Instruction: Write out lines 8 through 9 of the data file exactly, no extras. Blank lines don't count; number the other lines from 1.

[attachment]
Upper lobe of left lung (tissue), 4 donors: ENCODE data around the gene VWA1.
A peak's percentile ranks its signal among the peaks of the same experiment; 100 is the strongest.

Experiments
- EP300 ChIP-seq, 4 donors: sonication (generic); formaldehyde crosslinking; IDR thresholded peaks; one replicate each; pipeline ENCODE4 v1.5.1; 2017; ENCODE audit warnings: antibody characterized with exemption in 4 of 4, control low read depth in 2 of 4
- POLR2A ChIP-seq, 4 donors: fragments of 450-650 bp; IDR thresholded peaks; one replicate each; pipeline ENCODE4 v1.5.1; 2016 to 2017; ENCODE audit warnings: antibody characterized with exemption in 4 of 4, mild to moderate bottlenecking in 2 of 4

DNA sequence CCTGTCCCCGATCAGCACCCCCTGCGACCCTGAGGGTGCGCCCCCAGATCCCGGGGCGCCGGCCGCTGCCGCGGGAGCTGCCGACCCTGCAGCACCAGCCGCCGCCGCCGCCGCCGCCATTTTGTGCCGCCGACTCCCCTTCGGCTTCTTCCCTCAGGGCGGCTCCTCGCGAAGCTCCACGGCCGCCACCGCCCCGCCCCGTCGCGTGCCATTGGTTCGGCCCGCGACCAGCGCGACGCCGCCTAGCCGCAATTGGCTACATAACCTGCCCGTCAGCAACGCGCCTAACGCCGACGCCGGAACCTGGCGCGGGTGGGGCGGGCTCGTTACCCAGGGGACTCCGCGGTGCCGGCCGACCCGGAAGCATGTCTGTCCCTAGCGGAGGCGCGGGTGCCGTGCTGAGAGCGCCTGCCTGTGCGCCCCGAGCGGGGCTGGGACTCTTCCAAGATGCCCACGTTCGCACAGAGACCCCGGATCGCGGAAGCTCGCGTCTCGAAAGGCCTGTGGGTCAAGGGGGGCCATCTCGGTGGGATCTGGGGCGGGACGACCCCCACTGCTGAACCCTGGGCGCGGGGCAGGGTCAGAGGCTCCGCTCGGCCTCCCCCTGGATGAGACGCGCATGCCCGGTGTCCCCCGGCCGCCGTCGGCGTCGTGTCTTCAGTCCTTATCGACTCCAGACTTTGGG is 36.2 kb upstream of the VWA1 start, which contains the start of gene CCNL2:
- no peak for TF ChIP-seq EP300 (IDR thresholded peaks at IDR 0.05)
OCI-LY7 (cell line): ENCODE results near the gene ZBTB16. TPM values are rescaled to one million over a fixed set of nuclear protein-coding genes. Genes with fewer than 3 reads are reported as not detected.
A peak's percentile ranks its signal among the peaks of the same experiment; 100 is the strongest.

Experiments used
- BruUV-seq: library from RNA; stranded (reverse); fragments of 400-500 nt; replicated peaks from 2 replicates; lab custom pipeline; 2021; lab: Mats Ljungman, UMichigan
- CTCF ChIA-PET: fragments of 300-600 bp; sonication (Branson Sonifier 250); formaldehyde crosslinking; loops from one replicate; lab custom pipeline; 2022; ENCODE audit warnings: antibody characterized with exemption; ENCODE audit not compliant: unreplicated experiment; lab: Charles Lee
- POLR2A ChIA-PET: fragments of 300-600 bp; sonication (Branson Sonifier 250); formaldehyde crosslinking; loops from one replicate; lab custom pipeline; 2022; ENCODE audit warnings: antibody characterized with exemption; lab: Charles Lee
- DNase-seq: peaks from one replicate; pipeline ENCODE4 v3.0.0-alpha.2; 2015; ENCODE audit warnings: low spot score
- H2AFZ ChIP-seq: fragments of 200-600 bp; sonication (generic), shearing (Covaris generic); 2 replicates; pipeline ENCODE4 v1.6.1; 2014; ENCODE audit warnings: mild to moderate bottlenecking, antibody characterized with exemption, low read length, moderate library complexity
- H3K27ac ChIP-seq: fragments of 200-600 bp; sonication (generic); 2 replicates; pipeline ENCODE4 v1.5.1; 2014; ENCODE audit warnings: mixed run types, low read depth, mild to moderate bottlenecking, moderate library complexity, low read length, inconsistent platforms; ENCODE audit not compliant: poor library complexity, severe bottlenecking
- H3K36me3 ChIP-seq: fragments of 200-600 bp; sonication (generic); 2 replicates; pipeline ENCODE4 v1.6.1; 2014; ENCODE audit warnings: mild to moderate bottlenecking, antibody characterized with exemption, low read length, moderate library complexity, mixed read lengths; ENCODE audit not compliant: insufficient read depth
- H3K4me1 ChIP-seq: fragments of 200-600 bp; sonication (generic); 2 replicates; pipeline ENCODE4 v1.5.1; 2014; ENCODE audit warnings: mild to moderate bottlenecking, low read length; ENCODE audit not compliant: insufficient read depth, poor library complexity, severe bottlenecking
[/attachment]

OCI-LY7 (cell line): ENCODE results near the gene ZBTB16. TPM values are rescaled to one million over a fixed set of nuclear protein-coding genes. Genes with fewer than 3 reads are reported as not detected.
A peak's percentile ranks its signal among the peaks of the same experiment; 100 is the strongest.